Fitch Downgrades Ireland to 'BBB+; Outlook Stable
09 Dec 2010 6:11 AM (EST)
Fitch Ratings-London-09 December 2010: Fitch Ratings has downgraded the Republic of Ireland's (Ireland) Long-term foreign and local currency Issuer Default Ratings (IDRs) to 'BBB+' from 'A+', respectively. The Outlooks on the Long-term IDRs are Stable. Fitch has simultaneously downgraded Ireland's Short-term foreign currency IDR to 'F2' from 'F1'.
The Euro Area Country Ceiling of 'AAA' remains unchanged. The notes issued by the National Asset Management Agency (NAMA) have also been downgraded to 'BBB+' from 'A+' and to 'F2' from 'F1', in line with the sovereign ratings.
The downgrade reflects the additional fiscal costs of restructuring and supporting the banking system, reflecting ongoing contingent liabilities arising from the guarantee of Irish bank debt and deposits (equivalent to 93.5% of GDP at end-Q310); weaker prospects and greater uncertainty regarding the economic outlook as a result of the recent intensification of the financial crisis; and the associated loss of access to market funding at an affordable cost, resulting in reduced fiscal financing flexibility.
The scale and pace of the deterioration of public finances, continuing contingent fiscal and macro-financial risks emanating from the banking sector, combined with the highly uncertain economic outlook and loss of market access, means that Ireland's sovereign credit profile is no longer consistent with a high investment grade rating. Ireland's continued investment grade status is underpinned by the EU-IMF external support, as well as the Irish government's demonstrated commitment to fiscal consolidation and still strong underlying economic fundamentals.
The structural budget deficit, which is estimated by the IMF to be equivalent to 8.6% of GDP in 2010, is the largest in the Euro Area and of any Fitch-rated sovereign in the single 'A' and 'BBB' rating categories. Similarly, the gap between the 2010 primary (non-interest) budget balance and that required to stabilise the government debt-to-GDP ratio is also the widest. Even assuming there are no additional fiscal costs associated with the restructuring of the banking sector and excluding the government-guaranteed debt issued by NAMA to fund the transfer of distressed assets from bank balance sheets (around 40% of GDP by end-Q111), gross government debt to GDP and revenue is projected to peak in 2013 at approximately 103% and 288% respectively, compared with the 'A' medians of 44% and 144%, respectively. General government interest payments/revenue are projected to rise to 15% by 2014 on official projections, substantially above the 10-year 'A' median of 5%.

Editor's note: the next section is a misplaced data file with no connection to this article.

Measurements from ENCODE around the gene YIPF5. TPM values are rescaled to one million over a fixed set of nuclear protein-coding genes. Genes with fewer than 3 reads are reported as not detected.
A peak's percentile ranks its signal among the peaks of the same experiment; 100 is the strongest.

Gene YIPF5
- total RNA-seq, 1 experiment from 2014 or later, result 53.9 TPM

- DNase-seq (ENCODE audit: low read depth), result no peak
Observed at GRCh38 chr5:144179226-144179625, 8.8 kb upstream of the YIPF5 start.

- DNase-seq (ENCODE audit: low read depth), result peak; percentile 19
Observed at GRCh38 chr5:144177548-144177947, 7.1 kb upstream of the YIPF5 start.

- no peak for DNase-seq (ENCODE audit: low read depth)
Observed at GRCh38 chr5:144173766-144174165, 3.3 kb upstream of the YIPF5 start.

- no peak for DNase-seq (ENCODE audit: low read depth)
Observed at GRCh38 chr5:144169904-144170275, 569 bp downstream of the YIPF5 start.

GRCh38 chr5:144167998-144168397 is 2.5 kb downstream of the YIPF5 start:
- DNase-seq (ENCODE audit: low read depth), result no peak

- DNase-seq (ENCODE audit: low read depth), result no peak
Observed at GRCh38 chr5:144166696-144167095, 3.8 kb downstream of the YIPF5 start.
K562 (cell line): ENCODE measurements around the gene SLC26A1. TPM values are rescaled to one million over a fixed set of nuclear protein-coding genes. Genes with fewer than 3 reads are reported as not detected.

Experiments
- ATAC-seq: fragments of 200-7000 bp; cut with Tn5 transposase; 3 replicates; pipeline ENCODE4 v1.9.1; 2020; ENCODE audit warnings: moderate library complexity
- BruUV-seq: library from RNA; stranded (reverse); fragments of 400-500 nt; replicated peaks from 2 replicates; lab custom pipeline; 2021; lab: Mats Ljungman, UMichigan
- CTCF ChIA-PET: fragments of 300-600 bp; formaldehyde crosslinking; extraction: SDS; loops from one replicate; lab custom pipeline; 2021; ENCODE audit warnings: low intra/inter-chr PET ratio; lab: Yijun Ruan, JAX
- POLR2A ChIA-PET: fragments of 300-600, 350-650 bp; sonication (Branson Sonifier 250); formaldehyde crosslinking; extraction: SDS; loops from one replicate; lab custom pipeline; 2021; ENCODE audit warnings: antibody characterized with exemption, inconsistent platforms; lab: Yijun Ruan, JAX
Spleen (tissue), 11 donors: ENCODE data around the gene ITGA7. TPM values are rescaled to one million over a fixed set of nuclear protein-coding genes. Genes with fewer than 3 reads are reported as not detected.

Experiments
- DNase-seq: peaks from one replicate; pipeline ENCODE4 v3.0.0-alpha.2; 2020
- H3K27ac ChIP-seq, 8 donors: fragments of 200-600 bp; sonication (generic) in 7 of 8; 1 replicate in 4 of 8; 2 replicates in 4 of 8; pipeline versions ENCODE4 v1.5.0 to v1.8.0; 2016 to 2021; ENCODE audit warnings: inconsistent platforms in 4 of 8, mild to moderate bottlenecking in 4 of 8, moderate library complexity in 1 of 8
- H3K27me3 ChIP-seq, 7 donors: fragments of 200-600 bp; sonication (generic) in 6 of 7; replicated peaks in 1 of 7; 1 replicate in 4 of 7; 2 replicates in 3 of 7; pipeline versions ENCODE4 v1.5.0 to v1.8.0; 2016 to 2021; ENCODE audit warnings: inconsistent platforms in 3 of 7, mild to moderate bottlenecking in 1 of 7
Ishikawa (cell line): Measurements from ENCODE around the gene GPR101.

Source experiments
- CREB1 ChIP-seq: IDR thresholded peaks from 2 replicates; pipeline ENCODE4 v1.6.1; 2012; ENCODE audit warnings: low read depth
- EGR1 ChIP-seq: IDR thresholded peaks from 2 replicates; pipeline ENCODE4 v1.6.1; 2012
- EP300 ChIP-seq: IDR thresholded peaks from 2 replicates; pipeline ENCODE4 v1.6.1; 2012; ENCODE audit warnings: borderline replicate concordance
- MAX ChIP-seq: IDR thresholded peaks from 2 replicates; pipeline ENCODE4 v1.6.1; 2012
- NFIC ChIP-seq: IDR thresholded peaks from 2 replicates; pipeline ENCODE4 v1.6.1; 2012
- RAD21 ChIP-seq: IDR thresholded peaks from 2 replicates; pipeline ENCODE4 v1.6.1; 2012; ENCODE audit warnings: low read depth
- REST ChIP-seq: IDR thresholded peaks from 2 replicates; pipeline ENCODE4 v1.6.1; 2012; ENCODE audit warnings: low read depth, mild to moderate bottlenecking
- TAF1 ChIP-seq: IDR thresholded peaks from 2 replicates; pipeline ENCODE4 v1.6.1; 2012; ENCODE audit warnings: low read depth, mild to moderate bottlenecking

Much of the Irish State's EUR17.5bn contribution to the EUR85bn EU-IMF programme, which includes EUR10bn from the National Pension Reserve Fund (NPRF), will be used to fund further capital injections into the banks and support asset disposals and 'deleveraging'. Liquid high-quality assets held in the NPRF and the Treasury cash reserve will therefore shrink under the programme. Combined with the loss of market access, which is likely to be prolonged, the Irish government's financing flexibility is significantly diminished, despite access to EUR67.5bn of external policy-conditional debt financing from the EU and IMF.
The outlook for the Irish economy, critical for stabilising public finances and debt over the medium term as well as for bank asset quality, is highly uncertain. However, the Stable Outlook reflects Fitch's current judgement that the risks around the economic outlook and hence Ireland's credit profile and ratings are broadly balanced. The rebalancing of the Irish economy is well underway, demonstrated by the forecast shift of the current account into surplus next year and recent strong performance of manufacturing and exports. However, the intensification of the financial crisis, combined with the headwinds from fiscal austerity and accelerated bank 'deleveraging', could stall the incipient recovery.
Ireland's 'BBB+' sovereign rating reflects still strong underlying fundamentals, including a high-value added, diversified and 'investment-friendly' economy as well as its modern history of debt service and social stability, and the relative security of fiscal funding from the EU-IMF. This is balanced against the severity of the banking crisis, fiscal challenge and a public debt burden that will reach levels that are substantially higher than is typical for similarly-rated sovereigns.
The downgrade of Ireland's sovereign ratings follows the conclusion of the review announced on 18 November and follows Fitch's previous downgrade of Ireland to 'A+' with a Negative Outlook on 6 October.
As I've said, it makes zero sense to continue living in Ireland unless you, alone with a very large group of your fellow residents, lend to the state at a rate significantly lower than.5.83% is a killer
Ratings agency Fitch has downgraded our rating to BBB+ partly based on the budget idiocy of slashing 6Bn out of the economy. A spokesman for the agency said on RTE News at One now that the increase from 3Bn to 6Bn and the promise of more to come was a factor in their decision.
Fail again for Lenihan.